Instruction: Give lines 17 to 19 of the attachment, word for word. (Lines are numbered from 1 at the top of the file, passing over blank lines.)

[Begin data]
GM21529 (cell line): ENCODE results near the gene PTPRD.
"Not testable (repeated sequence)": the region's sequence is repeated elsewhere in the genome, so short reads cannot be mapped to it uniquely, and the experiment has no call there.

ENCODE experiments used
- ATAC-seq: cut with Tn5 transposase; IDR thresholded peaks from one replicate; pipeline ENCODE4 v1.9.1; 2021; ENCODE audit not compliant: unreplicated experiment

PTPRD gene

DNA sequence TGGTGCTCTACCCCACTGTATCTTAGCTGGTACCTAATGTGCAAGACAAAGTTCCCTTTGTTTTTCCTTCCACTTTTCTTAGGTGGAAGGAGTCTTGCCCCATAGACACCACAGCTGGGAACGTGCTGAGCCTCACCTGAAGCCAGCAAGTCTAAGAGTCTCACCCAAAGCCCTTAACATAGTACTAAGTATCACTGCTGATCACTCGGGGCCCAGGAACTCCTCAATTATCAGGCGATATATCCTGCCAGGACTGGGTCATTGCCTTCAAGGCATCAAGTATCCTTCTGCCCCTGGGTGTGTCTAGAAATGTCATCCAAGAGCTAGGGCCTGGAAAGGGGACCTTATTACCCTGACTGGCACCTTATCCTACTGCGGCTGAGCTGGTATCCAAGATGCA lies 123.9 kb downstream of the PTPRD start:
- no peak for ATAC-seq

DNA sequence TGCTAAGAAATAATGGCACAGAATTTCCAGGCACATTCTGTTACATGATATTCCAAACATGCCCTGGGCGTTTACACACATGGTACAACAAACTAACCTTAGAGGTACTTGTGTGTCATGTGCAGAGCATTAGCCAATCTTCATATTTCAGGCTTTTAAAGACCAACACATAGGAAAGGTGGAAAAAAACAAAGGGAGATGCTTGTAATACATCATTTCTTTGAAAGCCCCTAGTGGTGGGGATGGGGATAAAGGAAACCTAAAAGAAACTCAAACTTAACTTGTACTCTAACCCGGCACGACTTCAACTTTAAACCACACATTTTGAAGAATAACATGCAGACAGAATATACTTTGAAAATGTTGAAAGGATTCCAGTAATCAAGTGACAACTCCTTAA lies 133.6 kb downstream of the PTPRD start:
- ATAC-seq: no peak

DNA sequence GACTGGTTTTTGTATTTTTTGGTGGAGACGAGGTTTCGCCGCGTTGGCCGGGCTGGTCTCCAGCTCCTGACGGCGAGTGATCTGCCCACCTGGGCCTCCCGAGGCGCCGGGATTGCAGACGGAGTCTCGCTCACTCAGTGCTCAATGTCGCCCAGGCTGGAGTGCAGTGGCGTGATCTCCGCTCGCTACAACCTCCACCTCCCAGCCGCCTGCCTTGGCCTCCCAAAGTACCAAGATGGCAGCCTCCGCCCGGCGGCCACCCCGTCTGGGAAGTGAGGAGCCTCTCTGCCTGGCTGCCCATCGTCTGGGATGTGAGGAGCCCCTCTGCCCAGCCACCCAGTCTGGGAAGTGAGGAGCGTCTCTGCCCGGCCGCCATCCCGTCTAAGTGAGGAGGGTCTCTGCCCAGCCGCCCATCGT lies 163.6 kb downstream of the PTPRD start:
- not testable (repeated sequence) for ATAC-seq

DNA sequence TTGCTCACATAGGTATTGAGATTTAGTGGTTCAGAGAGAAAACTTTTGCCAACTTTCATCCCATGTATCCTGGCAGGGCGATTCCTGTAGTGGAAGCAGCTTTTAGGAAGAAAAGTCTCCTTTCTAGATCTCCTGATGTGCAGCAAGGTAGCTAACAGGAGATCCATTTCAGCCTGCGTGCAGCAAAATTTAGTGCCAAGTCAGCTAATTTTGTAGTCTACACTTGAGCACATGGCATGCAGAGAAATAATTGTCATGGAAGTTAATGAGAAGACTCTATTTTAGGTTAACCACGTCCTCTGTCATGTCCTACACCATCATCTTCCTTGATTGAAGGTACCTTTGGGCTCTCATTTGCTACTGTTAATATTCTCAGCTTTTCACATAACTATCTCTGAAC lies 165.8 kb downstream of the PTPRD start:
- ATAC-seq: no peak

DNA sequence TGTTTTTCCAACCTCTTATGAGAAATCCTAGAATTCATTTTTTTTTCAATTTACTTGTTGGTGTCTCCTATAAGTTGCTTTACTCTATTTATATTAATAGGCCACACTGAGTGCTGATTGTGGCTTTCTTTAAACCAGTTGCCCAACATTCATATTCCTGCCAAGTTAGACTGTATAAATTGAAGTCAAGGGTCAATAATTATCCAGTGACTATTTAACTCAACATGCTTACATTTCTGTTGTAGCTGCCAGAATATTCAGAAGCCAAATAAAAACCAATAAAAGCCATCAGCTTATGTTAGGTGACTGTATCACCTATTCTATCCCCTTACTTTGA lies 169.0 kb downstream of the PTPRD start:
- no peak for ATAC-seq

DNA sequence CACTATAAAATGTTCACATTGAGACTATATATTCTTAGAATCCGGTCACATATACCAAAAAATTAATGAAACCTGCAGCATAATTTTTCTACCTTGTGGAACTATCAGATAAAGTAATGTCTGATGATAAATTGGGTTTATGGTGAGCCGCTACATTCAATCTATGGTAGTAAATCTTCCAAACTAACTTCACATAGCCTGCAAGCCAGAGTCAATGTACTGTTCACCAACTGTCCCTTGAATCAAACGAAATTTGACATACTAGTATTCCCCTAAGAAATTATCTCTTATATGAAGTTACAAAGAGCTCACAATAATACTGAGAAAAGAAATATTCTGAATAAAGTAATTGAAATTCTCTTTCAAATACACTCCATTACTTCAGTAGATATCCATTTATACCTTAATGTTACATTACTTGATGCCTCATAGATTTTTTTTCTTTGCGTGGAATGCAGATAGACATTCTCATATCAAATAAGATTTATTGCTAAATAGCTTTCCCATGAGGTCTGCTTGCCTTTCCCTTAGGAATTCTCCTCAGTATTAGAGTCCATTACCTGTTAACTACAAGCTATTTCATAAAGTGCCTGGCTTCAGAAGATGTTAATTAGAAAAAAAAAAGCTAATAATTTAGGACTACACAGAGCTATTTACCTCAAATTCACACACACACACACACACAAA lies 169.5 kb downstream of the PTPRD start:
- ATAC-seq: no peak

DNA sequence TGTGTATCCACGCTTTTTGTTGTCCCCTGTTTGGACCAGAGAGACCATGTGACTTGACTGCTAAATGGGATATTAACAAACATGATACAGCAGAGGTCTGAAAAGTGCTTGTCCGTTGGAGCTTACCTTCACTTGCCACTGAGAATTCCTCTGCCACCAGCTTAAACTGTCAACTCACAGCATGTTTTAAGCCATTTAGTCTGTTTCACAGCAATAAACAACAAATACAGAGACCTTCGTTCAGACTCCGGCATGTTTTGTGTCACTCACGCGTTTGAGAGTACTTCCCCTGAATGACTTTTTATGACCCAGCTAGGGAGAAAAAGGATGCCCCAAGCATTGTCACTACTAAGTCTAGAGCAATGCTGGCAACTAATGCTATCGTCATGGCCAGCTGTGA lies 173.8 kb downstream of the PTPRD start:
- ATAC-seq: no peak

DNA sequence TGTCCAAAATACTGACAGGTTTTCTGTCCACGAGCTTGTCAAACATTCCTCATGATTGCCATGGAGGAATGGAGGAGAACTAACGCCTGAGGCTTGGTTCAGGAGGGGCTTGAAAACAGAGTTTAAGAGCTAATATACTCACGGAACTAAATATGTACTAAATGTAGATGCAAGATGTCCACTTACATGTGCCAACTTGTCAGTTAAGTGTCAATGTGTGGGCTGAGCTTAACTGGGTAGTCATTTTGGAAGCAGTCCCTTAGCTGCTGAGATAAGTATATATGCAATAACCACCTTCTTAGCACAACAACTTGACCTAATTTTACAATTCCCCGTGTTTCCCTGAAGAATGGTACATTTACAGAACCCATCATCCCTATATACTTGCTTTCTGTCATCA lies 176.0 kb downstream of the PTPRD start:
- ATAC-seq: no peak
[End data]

- ATAC-seq: no peak

DNA sequence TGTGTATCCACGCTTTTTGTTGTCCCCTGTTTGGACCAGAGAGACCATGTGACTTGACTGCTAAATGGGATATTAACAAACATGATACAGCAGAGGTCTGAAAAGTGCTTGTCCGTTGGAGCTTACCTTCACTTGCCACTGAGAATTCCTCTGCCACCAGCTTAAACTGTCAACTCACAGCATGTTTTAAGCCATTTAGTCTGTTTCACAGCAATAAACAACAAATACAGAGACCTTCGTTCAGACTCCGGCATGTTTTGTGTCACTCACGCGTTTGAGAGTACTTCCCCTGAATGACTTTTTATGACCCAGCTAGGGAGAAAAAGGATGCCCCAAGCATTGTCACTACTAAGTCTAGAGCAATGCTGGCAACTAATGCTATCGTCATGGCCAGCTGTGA lies 173.8 kb downstream of the PTPRD start:
- ATAC-seq: no peak